Give the People What They Want: A Story

Free-Range Thinking | December 2000

Even if you have reams of evidence on your side, remember: numbers numb, jargon jars, and nobody ever marched on Washington because of a pie chart. If you want to connect with your audience, tell them a story.

There’s a maxim in public speaking that holds true whether you’re addressing five people or five hundred: in a two-hour speech, people will remember a 2-minute story. Ten thousand years of conditioning may have something to do with it. As a species, we evolved in a story-telling culture: that’s how each clan preserved its most important lessons and ensured they would be passed on to succeeding generations. Even today, we read stories to our children beginning at very early ages, implicitly teaching them to look for the narrative structure that can bring order and meaning to a seemingly random jumble of events (otherwise known as “life”).

Which makes me wonder about all the presenters and public-speakers I see these days who don’t tell stories. When they were children and bedtime rolled around, did their parents deliver a PowerPoint presentation with bulleted arguments against building a house out of twigs or straw? Or does the explanation lay deeper in the past – perhaps a fork in our species’ evolutionary road that somehow separated the Story-Tellers from the Clan of the Bar Graph?

Don’t get me wrong here: I’m not suggesting that everyone must become Garrison Keillor, Spaulding Gray, or whoever your favorite story-teller may be. Rather, I simply want to reinforce the importance of telling stories if your goal is to educate, persuade, or in any way connect with your audience. Just consider the following:

People are hardwired to respond to stories.
While several millennia of conditioning are enough to explain our affinity for stories, there may be a biological component as well. In his book Wise Up: The Challenge of Lifelong Learning, Guy Claxton reports that a team of neuroscientists believe they have identified a nodule in the brain whose sole purpose is “to look at [our] thoughts, experiences, and behaviors and make sense of them in terms of the ongoing narrative of [our own] life.” In other words, stories may have both nature and nurture on their side.

Individual stories are more convincing than sets of data.
University of Michigan psychology professor Richard Nisbett has conducted clinical tests to verify this point. In one such test, he introduced a group of people to a prison guard and then presented the group with hard data describing what most prison guards are like. In every test, the data presented a contradictory image to the one projected by the guard (e.g., if Nisbett brought in a mean and surly guard, the data would show that most guards are friendly.) In test after test, the group ignored the hard data: If the guard was mean, the group concluded most guards were mean; if he was nice, they believed most guards were nice – the individual “story” always trumped the “facts.”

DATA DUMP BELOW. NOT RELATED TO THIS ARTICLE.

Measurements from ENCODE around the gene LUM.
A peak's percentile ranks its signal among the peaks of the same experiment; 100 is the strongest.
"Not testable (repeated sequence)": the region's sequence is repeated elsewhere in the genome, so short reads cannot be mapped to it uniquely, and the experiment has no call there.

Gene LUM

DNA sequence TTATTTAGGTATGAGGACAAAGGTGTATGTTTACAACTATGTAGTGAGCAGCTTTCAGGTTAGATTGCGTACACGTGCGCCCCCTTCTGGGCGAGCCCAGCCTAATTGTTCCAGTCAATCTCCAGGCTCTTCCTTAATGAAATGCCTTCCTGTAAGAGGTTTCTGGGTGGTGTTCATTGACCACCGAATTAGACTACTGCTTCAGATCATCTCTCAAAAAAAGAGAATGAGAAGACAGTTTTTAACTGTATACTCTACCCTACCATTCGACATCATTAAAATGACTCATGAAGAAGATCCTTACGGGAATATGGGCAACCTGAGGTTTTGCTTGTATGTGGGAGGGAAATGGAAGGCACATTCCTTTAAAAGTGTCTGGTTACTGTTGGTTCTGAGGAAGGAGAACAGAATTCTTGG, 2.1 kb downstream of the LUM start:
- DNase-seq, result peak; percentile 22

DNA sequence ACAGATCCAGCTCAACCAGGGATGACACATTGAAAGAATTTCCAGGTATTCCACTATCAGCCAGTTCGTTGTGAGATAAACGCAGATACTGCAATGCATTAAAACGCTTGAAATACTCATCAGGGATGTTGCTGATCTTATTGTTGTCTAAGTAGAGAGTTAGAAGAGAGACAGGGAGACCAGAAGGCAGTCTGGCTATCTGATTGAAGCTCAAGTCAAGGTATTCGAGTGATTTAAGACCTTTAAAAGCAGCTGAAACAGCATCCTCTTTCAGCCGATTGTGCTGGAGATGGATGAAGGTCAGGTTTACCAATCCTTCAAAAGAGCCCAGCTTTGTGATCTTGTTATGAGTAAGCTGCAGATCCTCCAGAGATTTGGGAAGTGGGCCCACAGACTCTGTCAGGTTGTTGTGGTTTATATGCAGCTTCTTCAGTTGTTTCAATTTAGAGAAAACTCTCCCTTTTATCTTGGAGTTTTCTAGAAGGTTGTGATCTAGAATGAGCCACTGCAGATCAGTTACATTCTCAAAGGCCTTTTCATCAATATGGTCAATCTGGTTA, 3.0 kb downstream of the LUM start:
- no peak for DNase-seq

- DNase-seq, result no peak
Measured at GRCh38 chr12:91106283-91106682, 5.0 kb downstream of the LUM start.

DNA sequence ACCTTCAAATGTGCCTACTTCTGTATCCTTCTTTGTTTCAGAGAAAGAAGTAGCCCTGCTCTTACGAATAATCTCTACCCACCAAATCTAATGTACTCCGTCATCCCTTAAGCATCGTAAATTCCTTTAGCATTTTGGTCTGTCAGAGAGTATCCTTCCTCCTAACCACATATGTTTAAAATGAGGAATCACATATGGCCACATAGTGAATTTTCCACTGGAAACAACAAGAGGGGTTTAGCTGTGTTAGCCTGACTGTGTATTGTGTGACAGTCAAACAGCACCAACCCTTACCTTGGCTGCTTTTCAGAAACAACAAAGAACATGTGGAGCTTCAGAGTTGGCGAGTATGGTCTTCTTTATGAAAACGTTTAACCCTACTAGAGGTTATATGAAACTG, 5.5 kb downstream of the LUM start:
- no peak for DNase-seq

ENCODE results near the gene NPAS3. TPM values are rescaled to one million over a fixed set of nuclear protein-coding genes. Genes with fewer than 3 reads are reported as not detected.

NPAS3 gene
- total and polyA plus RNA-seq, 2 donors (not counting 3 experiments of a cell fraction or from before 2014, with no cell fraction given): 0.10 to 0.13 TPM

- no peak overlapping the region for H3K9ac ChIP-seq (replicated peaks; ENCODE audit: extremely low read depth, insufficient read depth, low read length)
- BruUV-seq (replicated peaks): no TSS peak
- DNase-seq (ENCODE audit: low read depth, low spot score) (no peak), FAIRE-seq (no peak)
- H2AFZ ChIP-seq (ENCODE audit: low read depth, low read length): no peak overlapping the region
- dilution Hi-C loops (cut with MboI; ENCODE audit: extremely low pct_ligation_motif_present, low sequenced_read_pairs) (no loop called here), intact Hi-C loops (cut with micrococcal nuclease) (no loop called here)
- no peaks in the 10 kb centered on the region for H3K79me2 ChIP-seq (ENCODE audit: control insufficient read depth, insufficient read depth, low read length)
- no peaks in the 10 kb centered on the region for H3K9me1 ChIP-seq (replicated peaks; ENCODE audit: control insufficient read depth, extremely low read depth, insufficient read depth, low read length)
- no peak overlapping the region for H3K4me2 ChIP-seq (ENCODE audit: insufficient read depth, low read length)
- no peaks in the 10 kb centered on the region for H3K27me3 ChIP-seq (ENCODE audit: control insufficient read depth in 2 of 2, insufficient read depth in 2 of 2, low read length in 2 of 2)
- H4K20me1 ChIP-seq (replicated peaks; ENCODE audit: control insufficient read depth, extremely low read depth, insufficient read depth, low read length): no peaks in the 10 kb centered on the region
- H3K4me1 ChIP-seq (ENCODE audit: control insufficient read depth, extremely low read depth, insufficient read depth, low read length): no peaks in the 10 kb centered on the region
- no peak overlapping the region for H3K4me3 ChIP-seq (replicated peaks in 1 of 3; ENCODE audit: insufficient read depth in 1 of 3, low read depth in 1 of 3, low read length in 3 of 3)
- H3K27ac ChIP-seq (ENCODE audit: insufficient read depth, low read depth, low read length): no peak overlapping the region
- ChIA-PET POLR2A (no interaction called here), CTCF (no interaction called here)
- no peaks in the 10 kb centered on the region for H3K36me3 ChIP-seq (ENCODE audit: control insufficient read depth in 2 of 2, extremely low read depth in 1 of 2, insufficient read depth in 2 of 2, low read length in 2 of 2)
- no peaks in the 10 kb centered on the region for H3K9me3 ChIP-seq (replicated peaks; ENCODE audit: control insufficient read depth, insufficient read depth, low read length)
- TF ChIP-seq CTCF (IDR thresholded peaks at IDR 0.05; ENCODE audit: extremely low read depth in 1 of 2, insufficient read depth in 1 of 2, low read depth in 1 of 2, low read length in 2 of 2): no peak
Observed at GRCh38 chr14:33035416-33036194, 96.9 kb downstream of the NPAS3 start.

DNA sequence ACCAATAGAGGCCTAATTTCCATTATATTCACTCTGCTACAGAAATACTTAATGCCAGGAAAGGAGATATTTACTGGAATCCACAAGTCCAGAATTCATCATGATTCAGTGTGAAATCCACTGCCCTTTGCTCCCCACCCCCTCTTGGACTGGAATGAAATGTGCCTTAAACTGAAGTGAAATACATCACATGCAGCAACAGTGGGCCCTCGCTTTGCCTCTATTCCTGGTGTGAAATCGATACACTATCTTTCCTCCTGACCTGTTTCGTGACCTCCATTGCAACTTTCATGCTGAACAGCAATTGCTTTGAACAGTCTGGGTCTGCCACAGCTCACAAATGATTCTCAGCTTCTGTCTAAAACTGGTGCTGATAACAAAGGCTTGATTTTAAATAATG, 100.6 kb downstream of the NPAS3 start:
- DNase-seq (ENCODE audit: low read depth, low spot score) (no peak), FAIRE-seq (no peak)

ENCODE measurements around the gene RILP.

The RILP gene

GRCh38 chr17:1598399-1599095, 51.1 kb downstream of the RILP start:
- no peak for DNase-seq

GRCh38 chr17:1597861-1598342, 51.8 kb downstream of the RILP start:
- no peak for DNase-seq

Stories bring the invisible and abstract to life.
Overflowing landfills are situated safely out of sight – and were, consequently, out of mind – but they landed on front pages in the 1980’s when a lonely garbage barge named Mobro couldn’t find a place to dump its load. As it sailed from one unfriendly port to another down the East Coast, USA Today and other news outlets tracked its progress, simultaneously telling a story that ultimately helped make recycling a household word. More recently, both presidential candidates trotted out an assortment of simple, real-world stories to illustrate complex positions on education, Medicare, and social security. Even when the stories weren’t entirely true (as with that poor girl who supposedly had to stand in class), they still spread quickly and helped frame the debate.

The viral marketing of ideas depends first and foremost on stories.
For an idea to pass from one person to another, it must be contained in something that can be easily transmitted, just as a disease will spread within a human population via a highly-contagious virus. A good story is precisely that kind of container. As Malcolm Gladwell points out in The Tipping Point, “It is safe to say that word of mouth is – even in this age of mass communications and multimillion dollar advertising campaigns – still the most important form of human communication.” After all, when was the last time someone sidled up to you with a sly look in his eye and said, “Have I got a juicy statistic to tell you.”

Every day, the media pump out thousands of stories about how we are treating the planet, how we treat each other, how we take care of ourselves. In this daily deluge are stories that are small enough to be easily digested, simple enough to be told and re-told, but sufficiently clear and compelling that they can illuminate larger issues. As a professional communicator, your job is to find those stories and to use them to help your audience appreciate the importance of your work. Believe me: people are waiting to hear them, and have been for about 10,000 years.

 free-range follow-up

A Helping Hand for Placing Op-Eds

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